By Adam Nagy (@AdamTheNagy)
The best thing is to use some server side processing to request the access token, which also helps you hide your app's Client Secret.
If you already have a website hosted somewhere, then you might not want to migrate all that to another server just so that you could also run e.g. Node.js code. You could either just create another web server only for the authentication part, or simply add some server-side code to your existing webpage. Most servers (even the free hosting ones) support PHP, so you could probably go with that.
As a test I got a free website, http://adamenagy.com. After that I could simply follow what Augusto already talked about in this blog post.
I just needed to create and upload three files to the main folder of my webpage, where the index.html or index.php file is: viewer.html, auth.php, httpful.phar
The only thing I needed to add to the original code was the scoping for the access token request: scope=data:read (line 39 in auth.php)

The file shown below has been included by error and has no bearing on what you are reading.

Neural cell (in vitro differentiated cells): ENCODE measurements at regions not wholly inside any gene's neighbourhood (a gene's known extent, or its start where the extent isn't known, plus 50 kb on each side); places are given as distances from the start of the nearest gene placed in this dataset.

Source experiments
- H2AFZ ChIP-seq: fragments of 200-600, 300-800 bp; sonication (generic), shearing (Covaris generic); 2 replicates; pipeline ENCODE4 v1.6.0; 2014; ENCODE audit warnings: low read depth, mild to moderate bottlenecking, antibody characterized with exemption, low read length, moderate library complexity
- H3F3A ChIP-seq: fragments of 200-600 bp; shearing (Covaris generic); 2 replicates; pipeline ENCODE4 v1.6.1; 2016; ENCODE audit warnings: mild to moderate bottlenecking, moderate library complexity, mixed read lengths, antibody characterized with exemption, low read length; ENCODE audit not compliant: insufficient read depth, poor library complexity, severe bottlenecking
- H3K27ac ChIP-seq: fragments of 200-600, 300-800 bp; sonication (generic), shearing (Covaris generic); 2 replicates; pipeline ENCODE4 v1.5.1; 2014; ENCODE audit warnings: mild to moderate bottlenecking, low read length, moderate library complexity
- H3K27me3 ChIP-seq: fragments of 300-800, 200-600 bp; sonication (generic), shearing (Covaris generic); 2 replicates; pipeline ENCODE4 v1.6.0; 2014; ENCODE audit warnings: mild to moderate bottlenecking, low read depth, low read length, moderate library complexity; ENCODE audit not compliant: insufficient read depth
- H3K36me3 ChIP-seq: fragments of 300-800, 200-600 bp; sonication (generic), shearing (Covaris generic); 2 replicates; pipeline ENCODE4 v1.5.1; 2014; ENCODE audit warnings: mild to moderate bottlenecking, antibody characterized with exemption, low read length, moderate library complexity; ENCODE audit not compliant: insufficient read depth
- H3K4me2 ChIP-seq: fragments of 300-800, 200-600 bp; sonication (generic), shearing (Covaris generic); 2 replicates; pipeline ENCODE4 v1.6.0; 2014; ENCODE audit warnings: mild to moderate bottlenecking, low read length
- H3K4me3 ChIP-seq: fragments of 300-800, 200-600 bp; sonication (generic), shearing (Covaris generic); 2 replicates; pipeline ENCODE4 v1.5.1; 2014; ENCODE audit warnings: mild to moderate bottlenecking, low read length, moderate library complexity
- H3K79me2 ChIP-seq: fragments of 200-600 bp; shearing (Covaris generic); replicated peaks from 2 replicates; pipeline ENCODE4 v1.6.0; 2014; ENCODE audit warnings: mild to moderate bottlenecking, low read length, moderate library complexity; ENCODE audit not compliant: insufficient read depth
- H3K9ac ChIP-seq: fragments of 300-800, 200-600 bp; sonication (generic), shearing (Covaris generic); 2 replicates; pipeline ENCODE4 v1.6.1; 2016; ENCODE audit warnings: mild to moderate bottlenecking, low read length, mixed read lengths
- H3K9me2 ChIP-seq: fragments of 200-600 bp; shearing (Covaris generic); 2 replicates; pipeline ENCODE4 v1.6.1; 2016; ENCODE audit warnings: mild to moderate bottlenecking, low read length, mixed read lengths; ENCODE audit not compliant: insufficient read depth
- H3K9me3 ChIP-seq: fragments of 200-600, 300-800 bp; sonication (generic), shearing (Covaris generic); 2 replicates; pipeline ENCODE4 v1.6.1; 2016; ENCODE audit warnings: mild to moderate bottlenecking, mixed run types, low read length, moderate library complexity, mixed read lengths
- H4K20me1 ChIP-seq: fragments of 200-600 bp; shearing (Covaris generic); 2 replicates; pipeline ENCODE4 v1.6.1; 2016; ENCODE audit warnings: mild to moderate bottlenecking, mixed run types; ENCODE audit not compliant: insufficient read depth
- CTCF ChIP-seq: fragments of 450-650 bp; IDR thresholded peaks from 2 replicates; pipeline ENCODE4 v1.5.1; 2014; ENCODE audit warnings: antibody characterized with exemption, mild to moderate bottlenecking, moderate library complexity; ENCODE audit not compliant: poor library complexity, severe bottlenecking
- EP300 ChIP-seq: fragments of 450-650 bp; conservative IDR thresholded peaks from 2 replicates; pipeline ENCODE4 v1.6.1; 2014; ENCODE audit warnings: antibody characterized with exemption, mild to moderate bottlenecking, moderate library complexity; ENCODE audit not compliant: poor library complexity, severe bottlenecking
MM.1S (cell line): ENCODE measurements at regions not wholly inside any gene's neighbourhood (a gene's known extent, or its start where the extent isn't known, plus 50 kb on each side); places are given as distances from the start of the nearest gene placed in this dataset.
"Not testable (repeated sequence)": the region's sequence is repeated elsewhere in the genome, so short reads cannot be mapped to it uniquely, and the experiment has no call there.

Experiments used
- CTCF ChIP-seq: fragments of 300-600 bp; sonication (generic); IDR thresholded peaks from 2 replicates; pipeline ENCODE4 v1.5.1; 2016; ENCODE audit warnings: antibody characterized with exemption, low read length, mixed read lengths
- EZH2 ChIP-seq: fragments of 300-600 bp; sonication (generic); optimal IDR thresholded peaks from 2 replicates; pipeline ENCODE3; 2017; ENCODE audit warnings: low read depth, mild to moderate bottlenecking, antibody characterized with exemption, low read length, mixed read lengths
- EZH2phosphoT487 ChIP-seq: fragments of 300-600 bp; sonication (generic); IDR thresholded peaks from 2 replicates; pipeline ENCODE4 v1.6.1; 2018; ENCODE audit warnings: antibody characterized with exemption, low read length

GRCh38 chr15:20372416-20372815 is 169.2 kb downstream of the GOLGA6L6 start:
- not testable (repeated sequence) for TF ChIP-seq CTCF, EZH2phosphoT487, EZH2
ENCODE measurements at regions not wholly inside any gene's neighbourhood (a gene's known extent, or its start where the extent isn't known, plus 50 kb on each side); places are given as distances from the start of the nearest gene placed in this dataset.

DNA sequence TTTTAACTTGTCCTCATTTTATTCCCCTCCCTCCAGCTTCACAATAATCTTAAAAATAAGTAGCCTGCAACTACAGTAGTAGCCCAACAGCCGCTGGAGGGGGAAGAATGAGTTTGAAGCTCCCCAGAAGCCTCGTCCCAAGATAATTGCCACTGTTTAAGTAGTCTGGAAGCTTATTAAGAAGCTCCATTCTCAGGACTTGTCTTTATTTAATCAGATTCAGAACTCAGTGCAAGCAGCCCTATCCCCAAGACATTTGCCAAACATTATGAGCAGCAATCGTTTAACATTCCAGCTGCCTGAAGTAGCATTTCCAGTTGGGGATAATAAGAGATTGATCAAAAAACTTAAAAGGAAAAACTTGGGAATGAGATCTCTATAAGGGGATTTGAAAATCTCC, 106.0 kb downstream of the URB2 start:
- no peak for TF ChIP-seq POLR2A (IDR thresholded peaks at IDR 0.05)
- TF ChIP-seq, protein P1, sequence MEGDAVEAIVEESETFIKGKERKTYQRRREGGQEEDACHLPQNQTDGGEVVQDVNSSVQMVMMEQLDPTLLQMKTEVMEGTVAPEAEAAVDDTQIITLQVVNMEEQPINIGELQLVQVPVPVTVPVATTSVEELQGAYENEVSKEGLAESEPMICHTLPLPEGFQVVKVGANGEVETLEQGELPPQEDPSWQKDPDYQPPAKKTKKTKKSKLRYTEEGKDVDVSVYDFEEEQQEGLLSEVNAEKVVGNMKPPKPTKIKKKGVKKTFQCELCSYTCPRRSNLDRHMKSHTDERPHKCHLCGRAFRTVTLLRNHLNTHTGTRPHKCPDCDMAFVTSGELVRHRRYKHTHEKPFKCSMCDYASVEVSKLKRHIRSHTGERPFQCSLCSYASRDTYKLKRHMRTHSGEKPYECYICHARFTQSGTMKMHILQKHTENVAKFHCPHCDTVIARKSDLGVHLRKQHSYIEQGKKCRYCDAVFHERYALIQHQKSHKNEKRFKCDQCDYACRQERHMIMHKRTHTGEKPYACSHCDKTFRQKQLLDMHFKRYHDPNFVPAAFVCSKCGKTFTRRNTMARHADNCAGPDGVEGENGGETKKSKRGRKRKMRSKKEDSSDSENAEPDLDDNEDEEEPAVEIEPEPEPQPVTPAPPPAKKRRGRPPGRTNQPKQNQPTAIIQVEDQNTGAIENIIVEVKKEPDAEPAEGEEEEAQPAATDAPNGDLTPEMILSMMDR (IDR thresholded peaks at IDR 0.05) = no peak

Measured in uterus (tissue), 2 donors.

And of course I had to add my app's Client ID and Client Secret to the code (line 11 & 12 in auth.php)
My server's PHP did not like the "define()" parts, but adding what Maxence suggested in the comments of Augusto's post helped: use double quotes in them for the constant names (line 11-13 in auth.php)
Now I can just go on http://adamenagy.com/viewer.html and the viewer shows the model whose URN I insert in the text box.
The three files (viewer.html, auth.php, httpful.phar): https://github.com/adamenagy/AuthenticateInPHP
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